Everyone can embrace the practice of living frugally. A couple of years ago, I started paying closer attention to my reckless spending, as well as the places I could live life more economically. Sure, I still have to remind myself being attentive to my finances doesn’t mean I’m cheap. I have friends who don’t seem to mind paying full price for every household good, and clothing item they need, seemingly indifferent to the wealth of deals available online. Despite what they might think, clipping coupons and living by a budget isn’t a fad. It’s made a difference in my life. I plan to continue living this way.
Seeds of a frugal lifestyle change
Planted early on in childhood: the seeds of living FRUGALLY. On vacation with my family, we would often stay in campgrounds to keep our lodging costs low. We’d take our meals at rest stops instead of dining in restaurants; lounging at park benches with our picnics. As a kid, all I wanted were themed hotels, fast food meals, and plastic toys. I didn’t realize how smart my parents were.
It took time to understand the sage advice I was indirectly being given. As an adult, I’m glad I remember those times and remember them fondly. It’s why I pack food on road trips, and appreciate getting a little dirty while pitching my tent for the night. I plan to pass those lessons on to my future children.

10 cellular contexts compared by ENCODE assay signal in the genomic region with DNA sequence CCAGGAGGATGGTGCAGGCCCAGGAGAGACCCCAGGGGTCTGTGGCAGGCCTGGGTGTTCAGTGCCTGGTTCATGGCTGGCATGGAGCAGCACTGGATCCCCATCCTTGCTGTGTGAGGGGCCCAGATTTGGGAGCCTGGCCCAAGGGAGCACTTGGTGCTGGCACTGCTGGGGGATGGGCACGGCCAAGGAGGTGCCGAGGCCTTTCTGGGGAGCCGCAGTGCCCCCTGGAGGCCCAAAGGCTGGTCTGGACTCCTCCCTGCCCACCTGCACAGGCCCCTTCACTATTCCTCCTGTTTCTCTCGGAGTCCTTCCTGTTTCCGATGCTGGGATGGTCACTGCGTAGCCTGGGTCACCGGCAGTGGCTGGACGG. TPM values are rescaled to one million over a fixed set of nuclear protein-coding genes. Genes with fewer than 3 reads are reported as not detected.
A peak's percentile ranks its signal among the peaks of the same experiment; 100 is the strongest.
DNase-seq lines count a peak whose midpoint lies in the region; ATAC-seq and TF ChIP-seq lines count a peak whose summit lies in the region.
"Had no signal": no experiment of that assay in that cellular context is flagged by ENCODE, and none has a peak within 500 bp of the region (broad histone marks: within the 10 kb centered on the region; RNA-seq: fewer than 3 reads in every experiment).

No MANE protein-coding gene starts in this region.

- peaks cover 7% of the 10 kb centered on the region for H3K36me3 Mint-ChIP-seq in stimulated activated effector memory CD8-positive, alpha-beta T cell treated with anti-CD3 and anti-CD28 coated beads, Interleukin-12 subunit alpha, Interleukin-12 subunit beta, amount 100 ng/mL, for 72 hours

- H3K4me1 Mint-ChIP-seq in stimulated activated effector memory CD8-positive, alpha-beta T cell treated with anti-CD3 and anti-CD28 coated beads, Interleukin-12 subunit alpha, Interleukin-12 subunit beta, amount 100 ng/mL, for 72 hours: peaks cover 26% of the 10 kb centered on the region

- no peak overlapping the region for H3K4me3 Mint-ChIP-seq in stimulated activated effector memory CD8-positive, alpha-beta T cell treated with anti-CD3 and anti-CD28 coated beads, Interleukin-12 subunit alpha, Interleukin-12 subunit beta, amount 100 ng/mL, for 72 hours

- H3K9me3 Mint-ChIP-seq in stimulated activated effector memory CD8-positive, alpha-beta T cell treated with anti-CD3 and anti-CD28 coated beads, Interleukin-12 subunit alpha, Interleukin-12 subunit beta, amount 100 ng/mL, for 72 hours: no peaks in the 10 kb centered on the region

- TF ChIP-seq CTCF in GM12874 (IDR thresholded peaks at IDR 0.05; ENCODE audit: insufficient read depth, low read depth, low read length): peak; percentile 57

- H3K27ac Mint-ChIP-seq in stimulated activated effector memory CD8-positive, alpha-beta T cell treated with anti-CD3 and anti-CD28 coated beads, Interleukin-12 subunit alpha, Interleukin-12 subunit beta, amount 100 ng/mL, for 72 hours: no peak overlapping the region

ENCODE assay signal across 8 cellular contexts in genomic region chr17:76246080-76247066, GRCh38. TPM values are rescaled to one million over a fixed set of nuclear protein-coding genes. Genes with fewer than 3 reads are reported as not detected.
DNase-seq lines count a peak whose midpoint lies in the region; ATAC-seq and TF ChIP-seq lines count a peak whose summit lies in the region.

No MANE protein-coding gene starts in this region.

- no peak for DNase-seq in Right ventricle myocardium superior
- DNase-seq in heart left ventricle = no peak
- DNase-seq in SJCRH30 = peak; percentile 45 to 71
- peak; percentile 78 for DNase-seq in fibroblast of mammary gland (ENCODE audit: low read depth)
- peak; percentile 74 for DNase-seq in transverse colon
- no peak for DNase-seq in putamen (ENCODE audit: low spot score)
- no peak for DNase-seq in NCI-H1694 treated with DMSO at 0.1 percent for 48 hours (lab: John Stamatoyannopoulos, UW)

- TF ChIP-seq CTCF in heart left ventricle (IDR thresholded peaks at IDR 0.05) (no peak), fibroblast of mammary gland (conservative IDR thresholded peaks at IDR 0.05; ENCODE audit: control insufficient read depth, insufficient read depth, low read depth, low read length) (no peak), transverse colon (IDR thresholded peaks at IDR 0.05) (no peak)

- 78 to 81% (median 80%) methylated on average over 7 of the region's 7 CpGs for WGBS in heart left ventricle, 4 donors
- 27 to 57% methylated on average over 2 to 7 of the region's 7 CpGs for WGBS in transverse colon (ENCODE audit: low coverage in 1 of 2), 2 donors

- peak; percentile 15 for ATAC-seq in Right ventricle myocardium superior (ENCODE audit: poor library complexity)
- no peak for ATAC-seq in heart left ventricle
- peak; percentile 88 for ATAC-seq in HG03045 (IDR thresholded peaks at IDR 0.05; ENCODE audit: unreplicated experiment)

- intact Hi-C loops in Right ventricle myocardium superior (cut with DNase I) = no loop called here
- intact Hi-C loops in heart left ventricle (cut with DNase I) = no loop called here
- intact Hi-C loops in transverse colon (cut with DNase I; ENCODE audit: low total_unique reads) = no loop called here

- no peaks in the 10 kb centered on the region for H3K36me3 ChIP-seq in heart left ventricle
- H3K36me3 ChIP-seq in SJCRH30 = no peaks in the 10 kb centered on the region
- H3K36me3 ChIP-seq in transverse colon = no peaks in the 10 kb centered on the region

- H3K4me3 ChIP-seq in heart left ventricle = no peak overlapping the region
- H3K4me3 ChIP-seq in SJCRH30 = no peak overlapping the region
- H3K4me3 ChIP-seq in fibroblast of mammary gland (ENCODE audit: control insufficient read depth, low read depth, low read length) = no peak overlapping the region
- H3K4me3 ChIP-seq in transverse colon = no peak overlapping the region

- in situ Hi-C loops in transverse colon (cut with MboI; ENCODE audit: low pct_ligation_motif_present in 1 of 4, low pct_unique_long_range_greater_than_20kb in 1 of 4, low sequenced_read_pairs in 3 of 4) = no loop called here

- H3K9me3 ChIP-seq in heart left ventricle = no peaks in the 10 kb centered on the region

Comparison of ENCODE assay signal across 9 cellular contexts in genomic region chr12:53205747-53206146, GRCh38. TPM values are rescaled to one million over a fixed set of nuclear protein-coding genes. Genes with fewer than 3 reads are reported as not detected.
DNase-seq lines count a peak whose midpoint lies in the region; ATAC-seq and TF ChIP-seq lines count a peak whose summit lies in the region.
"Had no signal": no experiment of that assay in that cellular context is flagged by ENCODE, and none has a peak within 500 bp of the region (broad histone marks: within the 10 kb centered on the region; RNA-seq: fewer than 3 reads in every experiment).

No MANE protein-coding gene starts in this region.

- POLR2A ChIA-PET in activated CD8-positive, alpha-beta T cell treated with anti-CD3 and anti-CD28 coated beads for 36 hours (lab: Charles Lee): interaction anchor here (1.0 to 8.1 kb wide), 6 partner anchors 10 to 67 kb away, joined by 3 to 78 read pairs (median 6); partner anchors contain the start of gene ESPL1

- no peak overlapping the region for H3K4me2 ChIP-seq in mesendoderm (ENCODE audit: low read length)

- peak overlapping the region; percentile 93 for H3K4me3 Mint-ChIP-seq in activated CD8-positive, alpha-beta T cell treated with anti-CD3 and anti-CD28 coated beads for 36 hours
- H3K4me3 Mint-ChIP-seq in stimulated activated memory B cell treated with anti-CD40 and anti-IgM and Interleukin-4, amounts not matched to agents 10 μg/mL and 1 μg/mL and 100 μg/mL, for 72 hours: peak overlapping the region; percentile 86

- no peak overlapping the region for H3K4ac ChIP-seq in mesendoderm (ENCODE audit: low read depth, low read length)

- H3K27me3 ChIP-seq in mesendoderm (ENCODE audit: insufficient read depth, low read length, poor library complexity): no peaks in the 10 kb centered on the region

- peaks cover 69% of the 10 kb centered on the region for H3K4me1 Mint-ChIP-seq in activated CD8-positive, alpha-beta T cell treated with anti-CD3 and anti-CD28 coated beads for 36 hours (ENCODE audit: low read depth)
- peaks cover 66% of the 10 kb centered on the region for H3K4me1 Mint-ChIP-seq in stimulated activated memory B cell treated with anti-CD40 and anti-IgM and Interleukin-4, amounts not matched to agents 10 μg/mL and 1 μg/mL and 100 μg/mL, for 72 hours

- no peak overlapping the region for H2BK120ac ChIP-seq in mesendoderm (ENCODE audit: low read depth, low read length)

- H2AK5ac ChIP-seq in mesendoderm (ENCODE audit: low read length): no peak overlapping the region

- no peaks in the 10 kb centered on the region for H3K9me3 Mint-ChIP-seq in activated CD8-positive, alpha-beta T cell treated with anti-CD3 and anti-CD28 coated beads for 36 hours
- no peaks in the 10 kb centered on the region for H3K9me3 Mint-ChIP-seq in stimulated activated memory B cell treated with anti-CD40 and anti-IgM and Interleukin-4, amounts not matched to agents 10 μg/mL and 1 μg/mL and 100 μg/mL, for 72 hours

Never live paycheck to paycheck
Thankfully, it’s fairly easy to live well within your means, and not have to survive paycheck to paycheck. While great deals and coupons have long been available, cost-saving methods are more prevalent now with access to the Internet and sites that distribute daily deals. It’s difficult – if not outright impossible – not to encounter ways to save anywhere you go, whether it’s:
- a restaurant offering a two-for-one special
- clothing store offering printable coupons via their website, or direct mail
Living frugally has also been made ‘acceptable’ by financial advisers like Suze Orman, almost as though society needs permission to save their hard-earned money. No matter how people arrive at their savings destinations, the door is always open.
In the midst of a tough economy, living frugally is wise and sometimes necessary. Doing so can help you appreciate what you have, and see anew the areas of your life where you’ve been able to cut back without sacrifice. For instance, I began borrowing DVDs from the library instead of paying brick-and-mortar video stores for my Friday evening entertainment. It’s a move that has enabled me to apply the money I was needlessly spending to larger concerns, like student loan debt.
One small frugal gesture has moved me much closer to financial freedom, just as buying in bulk and learning how to make lattes at home have helped me breathe a sigh of financial relief. What starts as pennies becomes a noticeable gain without much effort. Economic sagacity has paid off – literally – and is certainly a lifelong lesson I will pass on to friends and family.
Author bio: Holly Watson. She’s a full time student and TA studying towards her Doctorate in literature and writing. She is an avid runner, blogger and fashionista who enjoys sharing her experiences and faith.